Cash gifts, personal property and payment of debts or expenses for another person are a wonderful way to be generous at the holidays if your financial situation allows. However, it’s best to consult with your tax advisor about the impact these gifts might have on the preparation of future tax returns.
Taxable gift amounts. Although there is no dollar limit on the amount you may give to another, there is a limit set for gifts’ annual exclusion ($15,000 for 2018). If more than $15,000 is given to any one recipient over the course of a year, the amount over the annual exclusion is considered a taxable gift.
The effects of making taxable gifts. Every donor exceeding the $15,000 limit must file a gift tax return (Form 709). However, donors with small estates can make gifts over the annual exclusion and typically pay no gift or estate tax. Donors who reach the gift tax exclusion over their lifetime ($11,180,000 for 2018) are likely to pay via an estate tax after the donor passes away. This is because taxable gifts are added to his or her taxable estate at death.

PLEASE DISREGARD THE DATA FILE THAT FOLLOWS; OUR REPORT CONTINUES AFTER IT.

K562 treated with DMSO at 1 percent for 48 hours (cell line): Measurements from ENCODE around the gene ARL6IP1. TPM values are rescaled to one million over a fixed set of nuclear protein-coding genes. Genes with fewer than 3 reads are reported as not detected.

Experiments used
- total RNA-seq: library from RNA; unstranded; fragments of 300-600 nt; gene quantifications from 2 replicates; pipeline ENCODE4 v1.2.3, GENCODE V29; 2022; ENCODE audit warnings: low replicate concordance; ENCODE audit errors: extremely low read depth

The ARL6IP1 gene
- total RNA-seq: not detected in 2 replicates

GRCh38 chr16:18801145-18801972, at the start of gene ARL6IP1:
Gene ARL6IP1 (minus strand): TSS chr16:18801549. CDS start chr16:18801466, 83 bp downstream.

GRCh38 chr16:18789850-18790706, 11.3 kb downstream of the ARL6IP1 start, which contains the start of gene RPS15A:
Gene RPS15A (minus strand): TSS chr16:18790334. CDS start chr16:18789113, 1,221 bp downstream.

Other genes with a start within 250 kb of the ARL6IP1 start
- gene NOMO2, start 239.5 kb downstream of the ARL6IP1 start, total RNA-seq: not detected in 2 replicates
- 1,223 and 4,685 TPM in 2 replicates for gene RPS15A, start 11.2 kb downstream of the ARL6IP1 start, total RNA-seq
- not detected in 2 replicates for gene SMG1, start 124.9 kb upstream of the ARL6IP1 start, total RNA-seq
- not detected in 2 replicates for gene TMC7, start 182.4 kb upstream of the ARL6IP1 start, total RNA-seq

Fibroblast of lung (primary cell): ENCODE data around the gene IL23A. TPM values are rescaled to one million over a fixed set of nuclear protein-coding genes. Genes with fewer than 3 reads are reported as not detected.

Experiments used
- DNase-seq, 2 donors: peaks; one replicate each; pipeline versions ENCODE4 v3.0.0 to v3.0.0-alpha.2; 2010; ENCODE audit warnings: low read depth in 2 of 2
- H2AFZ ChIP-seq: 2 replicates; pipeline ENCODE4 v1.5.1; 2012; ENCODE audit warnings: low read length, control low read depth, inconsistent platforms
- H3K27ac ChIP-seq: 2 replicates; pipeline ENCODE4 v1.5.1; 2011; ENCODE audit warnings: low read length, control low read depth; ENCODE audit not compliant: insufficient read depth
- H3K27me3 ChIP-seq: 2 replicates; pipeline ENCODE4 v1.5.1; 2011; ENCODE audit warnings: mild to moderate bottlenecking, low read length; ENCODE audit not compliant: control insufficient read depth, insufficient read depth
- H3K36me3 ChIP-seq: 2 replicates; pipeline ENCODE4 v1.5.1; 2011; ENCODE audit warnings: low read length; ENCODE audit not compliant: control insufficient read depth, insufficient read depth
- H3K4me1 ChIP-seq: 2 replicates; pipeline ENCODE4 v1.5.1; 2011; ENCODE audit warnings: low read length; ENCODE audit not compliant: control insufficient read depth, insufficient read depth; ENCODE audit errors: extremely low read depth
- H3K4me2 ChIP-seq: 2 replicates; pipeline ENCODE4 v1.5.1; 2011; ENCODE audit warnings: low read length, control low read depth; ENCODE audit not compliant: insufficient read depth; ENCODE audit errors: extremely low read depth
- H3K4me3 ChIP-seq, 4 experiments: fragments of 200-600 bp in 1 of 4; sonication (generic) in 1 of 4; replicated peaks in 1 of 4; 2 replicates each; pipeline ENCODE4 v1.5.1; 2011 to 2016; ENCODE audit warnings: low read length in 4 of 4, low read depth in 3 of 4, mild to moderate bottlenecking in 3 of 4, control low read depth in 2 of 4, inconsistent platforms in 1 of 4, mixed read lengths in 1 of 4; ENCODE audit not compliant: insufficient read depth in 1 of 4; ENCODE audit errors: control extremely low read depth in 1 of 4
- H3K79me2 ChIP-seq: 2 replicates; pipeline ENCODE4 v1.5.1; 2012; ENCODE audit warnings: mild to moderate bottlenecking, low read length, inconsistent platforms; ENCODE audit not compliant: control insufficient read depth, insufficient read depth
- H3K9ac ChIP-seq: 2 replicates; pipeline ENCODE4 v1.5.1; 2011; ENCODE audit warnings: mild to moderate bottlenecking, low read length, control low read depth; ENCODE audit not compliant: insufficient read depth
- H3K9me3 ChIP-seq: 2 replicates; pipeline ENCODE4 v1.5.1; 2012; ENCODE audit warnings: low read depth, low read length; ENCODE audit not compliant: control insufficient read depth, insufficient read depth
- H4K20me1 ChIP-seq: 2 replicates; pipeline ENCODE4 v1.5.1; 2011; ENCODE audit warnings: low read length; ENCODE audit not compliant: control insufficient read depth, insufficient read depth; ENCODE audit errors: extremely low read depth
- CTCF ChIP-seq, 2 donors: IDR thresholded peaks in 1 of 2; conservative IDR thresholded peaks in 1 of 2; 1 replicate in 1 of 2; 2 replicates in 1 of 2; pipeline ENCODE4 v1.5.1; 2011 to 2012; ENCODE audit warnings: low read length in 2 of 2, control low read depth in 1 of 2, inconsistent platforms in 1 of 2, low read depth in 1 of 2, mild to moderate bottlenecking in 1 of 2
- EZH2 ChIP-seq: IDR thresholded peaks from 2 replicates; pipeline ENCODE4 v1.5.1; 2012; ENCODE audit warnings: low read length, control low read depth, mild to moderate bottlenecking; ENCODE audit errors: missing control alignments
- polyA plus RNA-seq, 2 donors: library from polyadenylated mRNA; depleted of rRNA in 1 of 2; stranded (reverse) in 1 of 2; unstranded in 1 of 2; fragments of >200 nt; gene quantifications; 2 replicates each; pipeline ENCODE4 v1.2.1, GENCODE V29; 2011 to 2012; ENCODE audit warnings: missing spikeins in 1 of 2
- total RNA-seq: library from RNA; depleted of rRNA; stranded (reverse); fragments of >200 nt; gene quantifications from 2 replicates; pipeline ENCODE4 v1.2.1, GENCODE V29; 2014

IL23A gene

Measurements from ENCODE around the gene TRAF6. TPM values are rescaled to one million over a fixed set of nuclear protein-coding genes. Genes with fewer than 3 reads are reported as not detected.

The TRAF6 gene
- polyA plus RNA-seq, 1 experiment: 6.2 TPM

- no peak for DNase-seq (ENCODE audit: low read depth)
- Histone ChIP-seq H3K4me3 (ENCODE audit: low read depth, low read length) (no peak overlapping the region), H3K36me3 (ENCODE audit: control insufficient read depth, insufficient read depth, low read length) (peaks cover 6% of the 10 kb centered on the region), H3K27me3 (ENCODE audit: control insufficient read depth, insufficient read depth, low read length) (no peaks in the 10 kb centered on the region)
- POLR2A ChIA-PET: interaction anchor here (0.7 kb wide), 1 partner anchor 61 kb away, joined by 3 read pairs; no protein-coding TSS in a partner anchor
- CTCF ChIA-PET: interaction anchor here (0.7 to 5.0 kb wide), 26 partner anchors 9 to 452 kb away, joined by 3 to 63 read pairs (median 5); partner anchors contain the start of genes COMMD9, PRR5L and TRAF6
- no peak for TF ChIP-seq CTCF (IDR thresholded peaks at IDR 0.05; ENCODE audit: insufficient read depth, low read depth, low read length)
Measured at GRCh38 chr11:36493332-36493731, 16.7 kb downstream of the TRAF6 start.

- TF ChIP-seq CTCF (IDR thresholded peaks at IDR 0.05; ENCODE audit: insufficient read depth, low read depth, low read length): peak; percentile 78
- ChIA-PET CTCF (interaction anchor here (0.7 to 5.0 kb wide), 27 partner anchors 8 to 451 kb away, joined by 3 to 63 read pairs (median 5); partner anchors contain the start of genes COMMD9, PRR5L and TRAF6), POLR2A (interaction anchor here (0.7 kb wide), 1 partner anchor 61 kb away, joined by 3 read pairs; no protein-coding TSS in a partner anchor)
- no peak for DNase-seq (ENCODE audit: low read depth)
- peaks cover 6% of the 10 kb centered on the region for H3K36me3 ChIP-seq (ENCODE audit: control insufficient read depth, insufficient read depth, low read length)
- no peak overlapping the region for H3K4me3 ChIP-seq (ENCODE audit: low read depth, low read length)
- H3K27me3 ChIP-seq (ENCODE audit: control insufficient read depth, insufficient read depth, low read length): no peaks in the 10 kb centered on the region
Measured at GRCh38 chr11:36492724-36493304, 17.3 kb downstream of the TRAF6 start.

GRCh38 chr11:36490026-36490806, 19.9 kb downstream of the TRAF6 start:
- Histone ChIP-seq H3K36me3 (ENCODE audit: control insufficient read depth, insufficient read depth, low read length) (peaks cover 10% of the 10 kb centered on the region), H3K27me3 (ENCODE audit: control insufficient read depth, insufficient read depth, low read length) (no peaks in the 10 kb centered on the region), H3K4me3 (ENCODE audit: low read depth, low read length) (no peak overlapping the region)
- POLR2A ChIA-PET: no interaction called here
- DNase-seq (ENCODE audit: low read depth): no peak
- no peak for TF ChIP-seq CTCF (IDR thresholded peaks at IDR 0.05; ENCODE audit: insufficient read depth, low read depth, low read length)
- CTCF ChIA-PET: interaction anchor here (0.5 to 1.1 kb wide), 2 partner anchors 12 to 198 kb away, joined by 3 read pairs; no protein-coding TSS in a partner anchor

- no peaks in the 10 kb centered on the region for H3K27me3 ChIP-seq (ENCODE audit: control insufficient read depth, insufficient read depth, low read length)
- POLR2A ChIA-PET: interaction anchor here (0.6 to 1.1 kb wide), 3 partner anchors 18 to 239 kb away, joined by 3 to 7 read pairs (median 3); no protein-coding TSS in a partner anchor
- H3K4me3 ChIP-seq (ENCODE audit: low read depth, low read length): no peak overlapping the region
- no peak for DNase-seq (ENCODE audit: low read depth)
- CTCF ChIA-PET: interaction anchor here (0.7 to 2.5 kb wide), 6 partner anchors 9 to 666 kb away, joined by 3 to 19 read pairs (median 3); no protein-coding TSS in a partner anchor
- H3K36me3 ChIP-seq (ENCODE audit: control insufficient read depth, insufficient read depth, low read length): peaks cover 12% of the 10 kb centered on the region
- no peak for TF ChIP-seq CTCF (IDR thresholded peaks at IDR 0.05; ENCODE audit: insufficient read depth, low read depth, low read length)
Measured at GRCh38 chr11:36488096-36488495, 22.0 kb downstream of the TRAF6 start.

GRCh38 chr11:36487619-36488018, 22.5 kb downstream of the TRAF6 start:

Timing of gift tax. A gift is not subject to tax until the gift is complete, and it is valued on the date completed. For example, gifts are complete when the check is paid by the donor’s bank, on the date the stock is transferred on the books of a corporation to the new owner or when the donor retains no power over property if a gift is made via an irrevocable trust. When forgiving a loan, the debt forgiveness is a gift at the time the loan is made if plans were prearranged to forgive the debt. If there were no prearranged plans, the lender makes a gift when the loan is forgiven.
Excluded gifts. Qualified transfers for tuition or medical expenses are excluded from gift tax. However, payments must be made directly from the donor to the school or care provider. If reimbursing the beneficiary or paying from a trust for tuition or medical expenses, the payments do not qualify.
One of the best aspects of accumulating wealth is the ability to richly bless friends and family with generous gifts. Talk to your tax advisor about the possibility of gift tax and if it should alter your plans this holiday season.
Blog by Erica Shaloy, Tax Director.
Category: Tax and Accounting Team